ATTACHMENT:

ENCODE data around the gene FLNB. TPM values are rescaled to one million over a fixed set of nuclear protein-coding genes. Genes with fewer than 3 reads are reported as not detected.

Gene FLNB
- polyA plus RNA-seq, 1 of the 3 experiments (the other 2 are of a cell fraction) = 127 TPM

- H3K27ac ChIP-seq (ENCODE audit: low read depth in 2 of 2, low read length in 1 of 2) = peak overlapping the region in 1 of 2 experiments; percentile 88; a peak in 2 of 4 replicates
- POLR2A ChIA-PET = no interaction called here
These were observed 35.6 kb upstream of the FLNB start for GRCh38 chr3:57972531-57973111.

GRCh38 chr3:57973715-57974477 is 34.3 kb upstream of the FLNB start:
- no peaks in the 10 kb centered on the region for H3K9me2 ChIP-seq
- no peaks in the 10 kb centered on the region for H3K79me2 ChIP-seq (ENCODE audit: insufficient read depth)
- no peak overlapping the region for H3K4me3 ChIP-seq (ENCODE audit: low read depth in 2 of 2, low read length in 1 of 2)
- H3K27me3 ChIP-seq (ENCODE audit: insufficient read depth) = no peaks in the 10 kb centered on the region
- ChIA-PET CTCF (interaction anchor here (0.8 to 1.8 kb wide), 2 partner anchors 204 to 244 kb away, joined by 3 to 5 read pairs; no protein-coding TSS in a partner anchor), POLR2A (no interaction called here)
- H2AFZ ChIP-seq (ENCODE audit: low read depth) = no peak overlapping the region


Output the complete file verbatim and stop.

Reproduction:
ENCODE data around the gene FLNB. TPM values are rescaled to one million over a fixed set of nuclear protein-coding genes. Genes with fewer than 3 reads are reported as not detected.

Gene FLNB
- polyA plus RNA-seq, 1 of the 3 experiments (the other 2 are of a cell fraction) = 127 TPM

- H3K27ac ChIP-seq (ENCODE audit: low read depth in 2 of 2, low read length in 1 of 2) = peak overlapping the region in 1 of 2 experiments; percentile 88; a peak in 2 of 4 replicates
- POLR2A ChIA-PET = no interaction called here
These were observed 35.6 kb upstream of the FLNB start for GRCh38 chr3:57972531-57973111.

GRCh38 chr3:57973715-57974477 is 34.3 kb upstream of the FLNB start:
- no peaks in the 10 kb centered on the region for H3K9me2 ChIP-seq
- no peaks in the 10 kb centered on the region for H3K79me2 ChIP-seq (ENCODE audit: insufficient read depth)
- no peak overlapping the region for H3K4me3 ChIP-seq (ENCODE audit: low read depth in 2 of 2, low read length in 1 of 2)
- H3K27me3 ChIP-seq (ENCODE audit: insufficient read depth) = no peaks in the 10 kb centered on the region
- ChIA-PET CTCF (interaction anchor here (0.8 to 1.8 kb wide), 2 partner anchors 204 to 244 kb away, joined by 3 to 5 read pairs; no protein-coding TSS in a partner anchor), POLR2A (no interaction called here)
- H2AFZ ChIP-seq (ENCODE audit: low read depth) = no peak overlapping the region